Dunedin writer Pauline Diack with a roll of honour of
former Kavanagh College pupils killed in World War 2. Photo
by Craig Baxter.
A roll of honour not yet officially unveiled has prompted
an emotional reaction from the relatives of former pupils of
Dunedin's Kavanagh College who died in World War 2.
The roll records the name, rank, unit, age and place of
burial of the 49 former pupils killed during the war.
It is the project of Dunedin writer Pauline Diack, a former
relieving teacher at the school, who was originally only
researching her uncle, Private John Kilgour, a former pupil
of Christian Brothers College (now Kavanagh College), who
died in Crete in 1941.
"I had his rank and serial number and knew where he was
buried, but I'd never seen his name on any memorial."
As she started investigating, she found an Anzac Day banner
listing of nearly 1000 names of Dunedin men killed at war.
Then began the painstaking process of matching the names to
school rolls at the Hocken Library.
It took her a year to complete the list and she is hopeful it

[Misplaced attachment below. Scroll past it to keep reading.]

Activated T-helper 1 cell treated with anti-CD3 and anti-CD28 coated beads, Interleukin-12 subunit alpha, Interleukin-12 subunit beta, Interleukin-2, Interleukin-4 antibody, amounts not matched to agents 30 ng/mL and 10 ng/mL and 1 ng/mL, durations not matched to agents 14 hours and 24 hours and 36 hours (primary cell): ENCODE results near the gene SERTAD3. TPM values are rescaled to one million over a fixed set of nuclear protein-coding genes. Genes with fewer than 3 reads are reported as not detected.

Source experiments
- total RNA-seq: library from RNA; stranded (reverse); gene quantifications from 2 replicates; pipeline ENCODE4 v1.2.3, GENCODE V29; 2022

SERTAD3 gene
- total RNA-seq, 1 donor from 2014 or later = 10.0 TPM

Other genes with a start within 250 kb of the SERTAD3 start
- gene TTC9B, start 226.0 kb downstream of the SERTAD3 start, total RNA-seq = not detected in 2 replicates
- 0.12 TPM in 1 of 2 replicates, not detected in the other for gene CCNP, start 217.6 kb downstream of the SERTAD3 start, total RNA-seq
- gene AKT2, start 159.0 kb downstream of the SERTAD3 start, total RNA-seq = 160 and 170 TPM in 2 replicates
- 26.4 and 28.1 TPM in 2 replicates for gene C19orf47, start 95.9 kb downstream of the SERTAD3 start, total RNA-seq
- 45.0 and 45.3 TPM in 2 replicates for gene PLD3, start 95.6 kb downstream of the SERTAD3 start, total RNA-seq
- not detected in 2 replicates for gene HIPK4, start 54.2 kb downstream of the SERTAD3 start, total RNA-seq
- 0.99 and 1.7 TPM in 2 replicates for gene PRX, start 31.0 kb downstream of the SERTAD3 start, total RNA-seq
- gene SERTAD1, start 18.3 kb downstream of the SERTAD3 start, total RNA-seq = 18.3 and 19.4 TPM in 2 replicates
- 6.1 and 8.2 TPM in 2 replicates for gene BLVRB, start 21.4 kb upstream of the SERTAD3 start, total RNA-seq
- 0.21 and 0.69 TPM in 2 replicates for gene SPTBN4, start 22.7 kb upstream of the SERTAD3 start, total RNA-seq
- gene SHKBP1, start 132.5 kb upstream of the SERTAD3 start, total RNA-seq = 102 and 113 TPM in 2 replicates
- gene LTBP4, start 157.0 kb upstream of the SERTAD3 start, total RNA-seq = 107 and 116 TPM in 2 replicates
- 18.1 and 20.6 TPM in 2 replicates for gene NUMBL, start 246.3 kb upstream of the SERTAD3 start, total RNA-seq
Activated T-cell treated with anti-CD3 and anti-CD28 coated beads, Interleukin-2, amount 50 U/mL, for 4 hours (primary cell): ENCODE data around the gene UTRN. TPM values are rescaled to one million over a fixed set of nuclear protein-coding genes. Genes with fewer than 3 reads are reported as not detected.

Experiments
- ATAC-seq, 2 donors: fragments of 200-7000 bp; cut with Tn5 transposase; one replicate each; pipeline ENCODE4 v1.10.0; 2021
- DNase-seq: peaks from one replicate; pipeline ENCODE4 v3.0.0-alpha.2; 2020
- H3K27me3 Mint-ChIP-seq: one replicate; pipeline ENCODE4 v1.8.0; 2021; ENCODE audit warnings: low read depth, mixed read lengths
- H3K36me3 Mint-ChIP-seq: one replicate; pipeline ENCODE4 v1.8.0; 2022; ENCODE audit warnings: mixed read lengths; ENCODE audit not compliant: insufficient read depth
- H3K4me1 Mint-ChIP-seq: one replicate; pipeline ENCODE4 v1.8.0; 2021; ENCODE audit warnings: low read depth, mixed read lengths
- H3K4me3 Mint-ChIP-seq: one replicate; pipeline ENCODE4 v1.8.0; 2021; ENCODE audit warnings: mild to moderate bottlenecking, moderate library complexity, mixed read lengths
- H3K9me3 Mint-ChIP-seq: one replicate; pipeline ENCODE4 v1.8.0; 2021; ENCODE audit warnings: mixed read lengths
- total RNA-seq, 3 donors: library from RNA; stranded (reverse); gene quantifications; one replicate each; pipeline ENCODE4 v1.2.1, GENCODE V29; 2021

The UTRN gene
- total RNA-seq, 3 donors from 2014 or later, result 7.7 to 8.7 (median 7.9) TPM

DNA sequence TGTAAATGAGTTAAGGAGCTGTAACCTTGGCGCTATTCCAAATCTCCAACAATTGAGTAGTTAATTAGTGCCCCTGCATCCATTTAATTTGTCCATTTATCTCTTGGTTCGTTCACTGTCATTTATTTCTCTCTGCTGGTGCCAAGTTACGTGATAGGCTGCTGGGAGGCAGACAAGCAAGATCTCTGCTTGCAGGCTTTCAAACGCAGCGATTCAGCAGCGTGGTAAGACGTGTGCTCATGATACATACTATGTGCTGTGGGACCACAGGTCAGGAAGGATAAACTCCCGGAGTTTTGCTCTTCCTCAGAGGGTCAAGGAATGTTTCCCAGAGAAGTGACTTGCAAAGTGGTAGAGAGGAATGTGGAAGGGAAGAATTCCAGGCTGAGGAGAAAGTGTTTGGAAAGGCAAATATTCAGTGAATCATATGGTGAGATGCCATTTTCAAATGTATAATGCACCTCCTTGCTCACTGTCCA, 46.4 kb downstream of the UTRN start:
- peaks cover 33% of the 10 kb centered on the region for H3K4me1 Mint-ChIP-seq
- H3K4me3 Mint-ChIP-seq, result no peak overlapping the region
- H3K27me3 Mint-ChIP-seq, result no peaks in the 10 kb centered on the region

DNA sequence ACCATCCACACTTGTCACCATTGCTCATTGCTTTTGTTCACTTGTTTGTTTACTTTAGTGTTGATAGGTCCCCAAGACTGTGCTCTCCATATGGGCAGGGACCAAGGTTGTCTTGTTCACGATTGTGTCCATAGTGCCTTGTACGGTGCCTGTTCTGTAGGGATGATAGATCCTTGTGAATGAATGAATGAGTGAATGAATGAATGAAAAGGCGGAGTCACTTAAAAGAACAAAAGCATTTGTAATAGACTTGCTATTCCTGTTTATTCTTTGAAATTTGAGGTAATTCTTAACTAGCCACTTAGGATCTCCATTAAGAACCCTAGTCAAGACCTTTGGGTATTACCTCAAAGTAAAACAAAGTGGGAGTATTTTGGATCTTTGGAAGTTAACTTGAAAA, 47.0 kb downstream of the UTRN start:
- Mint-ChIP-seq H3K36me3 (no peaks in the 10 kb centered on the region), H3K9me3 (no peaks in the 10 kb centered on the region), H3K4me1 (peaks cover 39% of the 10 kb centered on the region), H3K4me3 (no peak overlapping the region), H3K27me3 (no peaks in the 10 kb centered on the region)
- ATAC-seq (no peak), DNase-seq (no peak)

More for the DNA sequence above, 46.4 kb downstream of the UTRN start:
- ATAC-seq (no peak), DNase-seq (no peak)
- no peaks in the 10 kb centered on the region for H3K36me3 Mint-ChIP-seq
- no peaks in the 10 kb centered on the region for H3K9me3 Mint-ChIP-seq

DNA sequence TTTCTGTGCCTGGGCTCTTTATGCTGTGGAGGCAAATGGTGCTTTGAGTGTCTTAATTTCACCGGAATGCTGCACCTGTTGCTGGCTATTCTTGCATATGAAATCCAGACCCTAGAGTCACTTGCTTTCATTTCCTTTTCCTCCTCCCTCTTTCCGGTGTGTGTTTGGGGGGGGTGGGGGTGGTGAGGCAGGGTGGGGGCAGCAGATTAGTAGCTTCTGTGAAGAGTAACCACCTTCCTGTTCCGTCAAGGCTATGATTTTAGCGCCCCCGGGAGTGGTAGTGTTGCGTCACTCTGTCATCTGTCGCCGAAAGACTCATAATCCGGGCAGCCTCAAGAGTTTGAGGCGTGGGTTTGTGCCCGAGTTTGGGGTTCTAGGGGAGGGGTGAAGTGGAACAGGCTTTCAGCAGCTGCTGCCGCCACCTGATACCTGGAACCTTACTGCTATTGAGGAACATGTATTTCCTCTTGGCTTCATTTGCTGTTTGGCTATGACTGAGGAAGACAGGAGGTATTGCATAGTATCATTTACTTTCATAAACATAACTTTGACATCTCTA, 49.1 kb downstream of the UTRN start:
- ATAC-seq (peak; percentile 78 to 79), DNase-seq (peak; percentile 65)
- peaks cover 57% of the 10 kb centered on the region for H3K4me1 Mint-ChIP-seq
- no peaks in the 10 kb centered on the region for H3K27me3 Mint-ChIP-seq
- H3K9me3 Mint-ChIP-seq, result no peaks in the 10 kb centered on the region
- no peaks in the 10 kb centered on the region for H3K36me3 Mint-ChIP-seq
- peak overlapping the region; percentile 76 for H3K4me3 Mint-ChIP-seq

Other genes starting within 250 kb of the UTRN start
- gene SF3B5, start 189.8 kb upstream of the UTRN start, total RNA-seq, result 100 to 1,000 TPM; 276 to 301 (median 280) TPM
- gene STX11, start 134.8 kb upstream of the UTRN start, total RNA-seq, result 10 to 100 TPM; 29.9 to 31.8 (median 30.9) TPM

is a complete list of Kavanagh College's World War 2 war
She said she was thrilled with the finished memorial, which
was her biggest research project to date, and now "very
personal" to her after all the work that went into it.
She had received at least one emotional call from a relative
of one of the men on the roll.
The woman's father-in-law featured on the roll.
Her husband had never met his father, as he was killed in the
war before his son was born.
"It was very emotional for them."
That couple would attend the official unveiling of the board
at the college's Anzac assembly today.
Kavanagh principal Paul Ferris said the roll of honour was
getting much attention from pupils at the school.
Nine of the surnames featured were the same as pupils
attending the school today and it was "highly likely" there
were family links in many cases.
The roll seemed to resonate with pupils, he said.
One pupil who noticed one of the surnames was the same as his
told his family at home and the next day, his grandfather
brought into the school pictures and a copy of a letter
commending the brave actions of the private, who was killed
in a plane crash on the English Channel.
The private was the pupil's great-uncle.